Detroit passes ordinance to regulate medical pot shops

James David Dickson
The Detroit News

The Detroit City Council on Thursday approved an ordinance regulating medical marijuana dispensaries in the city.

Detroit City Councilperson James Tate attends a public hearing in Detroit on medical marijuana dispensaries on Thursday, Dec. 17, 2015.

The vote was 6-1, with council member Scott Benson voting no. Members George Cushingberry and Raquel Castaneda-Lopez were not present.

The ordinance will not only limit the growth of dispensaries in Michigan’s largest city — estimated at about 150 — but roll back existing ones. The measure creates 1,000-foot buffer zones for dispensaries, which generally wouldn’t be allowed closer than that distance to drug-free zones, other dispensaries, city parks, schools and churches.

The ordinance leaves 651 parcels in the city where dispensaries could legally be located, said Butch Hollowell, corporation counsel for the city.

The ordinance will become effective March 1. Police Chief James Craig said: “We will respond to any complaints of illegal activity,” but “we’re not going to arbitrarily go after” dispensaries.

“When we find that they’re operating outside the law, we will and we have investigated that,” he said.

James Shammas, owner of Unified Collective, a dispensary on Eight Mile between John R. and Woodward, called the zoning ordinance “too constricting.”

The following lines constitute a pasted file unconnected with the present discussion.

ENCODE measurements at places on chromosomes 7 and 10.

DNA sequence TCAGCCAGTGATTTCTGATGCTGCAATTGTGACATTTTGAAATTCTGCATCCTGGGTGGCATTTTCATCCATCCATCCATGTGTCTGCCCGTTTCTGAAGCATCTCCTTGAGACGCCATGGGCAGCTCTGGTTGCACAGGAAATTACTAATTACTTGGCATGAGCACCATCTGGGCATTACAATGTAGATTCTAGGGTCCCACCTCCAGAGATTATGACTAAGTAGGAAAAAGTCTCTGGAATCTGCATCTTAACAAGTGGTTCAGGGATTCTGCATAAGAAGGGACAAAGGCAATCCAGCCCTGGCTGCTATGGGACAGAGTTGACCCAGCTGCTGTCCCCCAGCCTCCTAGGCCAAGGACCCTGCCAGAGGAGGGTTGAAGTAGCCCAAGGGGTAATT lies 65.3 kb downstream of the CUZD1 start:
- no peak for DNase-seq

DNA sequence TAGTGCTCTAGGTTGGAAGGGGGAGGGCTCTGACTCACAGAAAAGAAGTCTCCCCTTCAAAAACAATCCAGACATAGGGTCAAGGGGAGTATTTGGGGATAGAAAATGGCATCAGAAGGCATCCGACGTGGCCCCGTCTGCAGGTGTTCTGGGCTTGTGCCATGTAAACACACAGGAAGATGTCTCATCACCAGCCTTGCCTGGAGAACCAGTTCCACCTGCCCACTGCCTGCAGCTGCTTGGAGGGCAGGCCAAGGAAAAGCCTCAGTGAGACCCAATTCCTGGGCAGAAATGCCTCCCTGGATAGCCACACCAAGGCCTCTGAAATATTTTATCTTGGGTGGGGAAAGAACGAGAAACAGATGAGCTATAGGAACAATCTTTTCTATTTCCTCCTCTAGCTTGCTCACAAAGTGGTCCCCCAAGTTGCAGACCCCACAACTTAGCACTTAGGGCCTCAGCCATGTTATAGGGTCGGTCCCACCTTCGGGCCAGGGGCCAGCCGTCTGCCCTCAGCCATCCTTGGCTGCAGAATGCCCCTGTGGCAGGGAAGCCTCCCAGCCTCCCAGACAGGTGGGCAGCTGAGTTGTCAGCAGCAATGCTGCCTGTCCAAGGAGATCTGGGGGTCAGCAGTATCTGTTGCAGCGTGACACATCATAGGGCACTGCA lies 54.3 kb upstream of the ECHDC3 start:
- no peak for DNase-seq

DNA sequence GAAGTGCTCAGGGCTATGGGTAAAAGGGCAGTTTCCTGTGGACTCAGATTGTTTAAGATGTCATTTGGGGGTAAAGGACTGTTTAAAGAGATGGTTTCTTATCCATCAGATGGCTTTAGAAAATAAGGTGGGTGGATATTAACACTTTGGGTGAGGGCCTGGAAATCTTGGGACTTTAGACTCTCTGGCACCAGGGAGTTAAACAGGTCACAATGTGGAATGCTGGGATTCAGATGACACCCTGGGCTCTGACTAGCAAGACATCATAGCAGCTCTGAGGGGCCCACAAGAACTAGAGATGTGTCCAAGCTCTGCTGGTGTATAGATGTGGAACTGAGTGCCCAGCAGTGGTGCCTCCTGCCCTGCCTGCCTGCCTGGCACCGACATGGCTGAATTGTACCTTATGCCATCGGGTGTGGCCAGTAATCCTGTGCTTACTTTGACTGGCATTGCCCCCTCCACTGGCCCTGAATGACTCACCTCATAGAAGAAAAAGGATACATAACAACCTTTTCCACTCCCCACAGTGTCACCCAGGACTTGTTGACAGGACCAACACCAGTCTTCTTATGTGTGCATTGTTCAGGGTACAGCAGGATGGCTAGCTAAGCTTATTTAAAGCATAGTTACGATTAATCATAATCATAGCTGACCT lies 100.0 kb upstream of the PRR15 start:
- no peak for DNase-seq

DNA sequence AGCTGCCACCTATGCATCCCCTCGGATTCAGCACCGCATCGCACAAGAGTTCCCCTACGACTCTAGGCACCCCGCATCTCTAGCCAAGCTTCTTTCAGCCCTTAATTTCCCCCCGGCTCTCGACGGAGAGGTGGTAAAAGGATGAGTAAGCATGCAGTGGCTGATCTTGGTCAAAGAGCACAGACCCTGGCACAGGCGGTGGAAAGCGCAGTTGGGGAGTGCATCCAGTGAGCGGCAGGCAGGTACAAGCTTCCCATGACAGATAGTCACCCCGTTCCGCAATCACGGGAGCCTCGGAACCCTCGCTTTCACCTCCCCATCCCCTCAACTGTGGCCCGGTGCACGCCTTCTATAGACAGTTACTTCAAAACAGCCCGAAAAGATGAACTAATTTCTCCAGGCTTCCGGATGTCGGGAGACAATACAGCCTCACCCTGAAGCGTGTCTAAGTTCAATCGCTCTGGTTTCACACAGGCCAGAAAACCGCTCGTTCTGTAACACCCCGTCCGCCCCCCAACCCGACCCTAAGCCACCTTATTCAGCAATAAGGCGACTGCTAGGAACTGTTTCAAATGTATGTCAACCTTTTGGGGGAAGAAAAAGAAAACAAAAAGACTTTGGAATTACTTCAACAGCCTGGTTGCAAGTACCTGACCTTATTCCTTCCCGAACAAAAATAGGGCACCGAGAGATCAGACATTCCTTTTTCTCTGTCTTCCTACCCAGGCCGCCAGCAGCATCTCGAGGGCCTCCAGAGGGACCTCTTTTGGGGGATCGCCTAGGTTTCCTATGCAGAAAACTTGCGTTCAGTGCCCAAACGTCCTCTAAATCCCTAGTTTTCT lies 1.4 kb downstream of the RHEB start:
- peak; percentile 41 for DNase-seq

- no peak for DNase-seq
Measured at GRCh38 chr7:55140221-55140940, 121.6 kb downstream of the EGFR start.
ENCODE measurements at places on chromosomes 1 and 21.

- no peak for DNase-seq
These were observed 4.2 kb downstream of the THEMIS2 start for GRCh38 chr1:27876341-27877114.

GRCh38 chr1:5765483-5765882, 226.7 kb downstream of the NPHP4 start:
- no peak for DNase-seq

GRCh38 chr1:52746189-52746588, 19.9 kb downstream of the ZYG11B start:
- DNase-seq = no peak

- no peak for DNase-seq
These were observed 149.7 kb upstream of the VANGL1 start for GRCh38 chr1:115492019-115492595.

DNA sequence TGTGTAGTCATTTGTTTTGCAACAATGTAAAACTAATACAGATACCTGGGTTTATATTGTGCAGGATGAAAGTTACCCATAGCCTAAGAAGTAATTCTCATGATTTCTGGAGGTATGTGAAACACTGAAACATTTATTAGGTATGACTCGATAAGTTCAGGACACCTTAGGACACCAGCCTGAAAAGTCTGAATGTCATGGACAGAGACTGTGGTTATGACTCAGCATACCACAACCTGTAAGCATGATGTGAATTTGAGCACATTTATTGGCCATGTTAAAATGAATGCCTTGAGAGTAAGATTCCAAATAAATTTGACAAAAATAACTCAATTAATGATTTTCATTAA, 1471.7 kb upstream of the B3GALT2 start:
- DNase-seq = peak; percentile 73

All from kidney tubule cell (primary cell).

“I don’t think there’s going to be enough dispensaries to facilitate the thousands of patients who are coming to the city every day,” he said. “Do I think it needed to be regulated? Yes. But I think they rushed it, and I don’t know what the rush is.”

Earlier, Councilwoman Janee Ayers said the city has “way too many” dispensaries.

“We don’t see this happening in the suburbs. I don’t want to drive down 8 Mile and see 31 green crosses,” Ayers said, referring to the commonly used symbol for dispensaries.

The vote came after a spirited public hearing in which a number of Detroiters argued the city has too many medical marijuana shops compared to other cities in southeast Michigan.

“Detroit should do as the suburbs do — have a moratorium,” resident Tracy Perry said. “They said no, and we said nothing, and (dispensaries) flooded into Detroit.”

The City Council, said councilman Gabe Leland, has to perform a “balancing act” between clamping down on an industry critics say has grown out of control, and allowing medical marijuana patients safe access to their medicine.

Councilman James Tate said he first learned that dispensaries were operating in the city about a year and a half ago.

“I’d hate to be in a position where I couldn’t access medicine I need,” Tate said. “But enough is enough.”

Several speakers defended the need for medical marijuana shops and took issue with the implication that dispensaries are comparable to strip clubs. Some expressed concern as to where they could safely obtain medication if dispensaries were severely rolled back.

Jim Powers, whose son, Ryan, 7, is a medical marijuana patient, warned that if access to dispensaries goes away, “I will go into the neighborhoods” to access the medical marijuana, which was approved by Michigan voters in 2008.